The city was motivated by the fact that if it had certified the results of the test, it would have faced lawsuits from minority firefighters. The white firefighters who did well on the test sued.
The plaintiffs had essentially two claims. First, they argued that civil rights statutes prohibited the city from doing what it did. Second, they argued that even if the statutes permitted New Haven's actions, the Constitution prohibited them.
The court adopted the first argument and held that an employer could only throw out test results if it had a strong evidentiary basis for believing that the test was actually biased. Because this holding was sufficient to decide the case, the court applied its standard practice of declining to consider the more serious constitutional question.
But suppose the facts of Ricci repeat themselves, as they inevitably will; only this time, assume that the local government has a strong reason to believe that the test it gave was biased. The Ricci opinion would lead the officials to believe that to comply with civil rights statutes, they should throw out the test results.
However, as the court made clear, the white test-takers could still sue, and the government might once again lose on the grounds that the Constitution prohibited its actions.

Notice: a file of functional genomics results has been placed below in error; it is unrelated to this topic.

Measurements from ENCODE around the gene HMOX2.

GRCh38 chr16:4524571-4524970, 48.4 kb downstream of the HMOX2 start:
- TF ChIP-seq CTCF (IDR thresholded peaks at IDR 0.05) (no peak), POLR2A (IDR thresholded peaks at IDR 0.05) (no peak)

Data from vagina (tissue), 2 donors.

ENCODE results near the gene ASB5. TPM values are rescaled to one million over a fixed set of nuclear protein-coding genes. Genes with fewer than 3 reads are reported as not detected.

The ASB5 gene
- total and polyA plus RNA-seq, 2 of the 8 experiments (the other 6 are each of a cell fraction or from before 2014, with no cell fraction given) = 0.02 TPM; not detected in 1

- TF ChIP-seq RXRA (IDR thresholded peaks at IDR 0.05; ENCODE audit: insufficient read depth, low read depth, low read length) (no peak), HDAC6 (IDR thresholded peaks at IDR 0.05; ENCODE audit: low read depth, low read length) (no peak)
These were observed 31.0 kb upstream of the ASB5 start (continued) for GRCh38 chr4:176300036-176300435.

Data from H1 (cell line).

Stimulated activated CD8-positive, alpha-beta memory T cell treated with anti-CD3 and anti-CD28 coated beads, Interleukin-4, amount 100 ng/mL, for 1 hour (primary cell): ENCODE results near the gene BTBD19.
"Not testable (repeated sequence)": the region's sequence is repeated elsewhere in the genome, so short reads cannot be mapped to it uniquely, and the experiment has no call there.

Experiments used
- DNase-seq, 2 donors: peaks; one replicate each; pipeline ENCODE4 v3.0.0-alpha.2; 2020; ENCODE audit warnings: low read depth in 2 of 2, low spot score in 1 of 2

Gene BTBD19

So officials face potential liability no matter what they do. Likewise, lower court judges who will be called upon to rule on such lawsuits have been given no guidance on how to handle the case.
In other words, the Supreme Court, whose job it is to resolve difficult cases in such a way as to let everyone know what the rules are for the future, left a giant question mark — and for no good reason.
To be sure, it sometimes makes sense for the court to avoid hard questions.
For example, on some questions, the court might expect that future cases will provide facts and evidence that shine new light on the question; or that Congress and the president are poised to take some action that renders the question moot; or that public opinion on the issue is shifting.
But Ricci is not such a case. The constitutional question it raised is not going away or changing, and it was ripe to be decided.
In avoiding it the court did nothing other than guarantee that some unlucky people will waste their own money and time (Ricci took about six years to resolve!), as well as the public resources that a protracted lawsuit consumes, dealing with exactly the same arguments and issues again.
Thanks for nothing, Supreme Court. Next time the court has the opportunity to decide a serious, pressing issue, it should do so — even if it invites public criticism. A little drama isn't the end of the world.
Hillel Y. Levin is an assistant professor in the University of Georgia School of Law.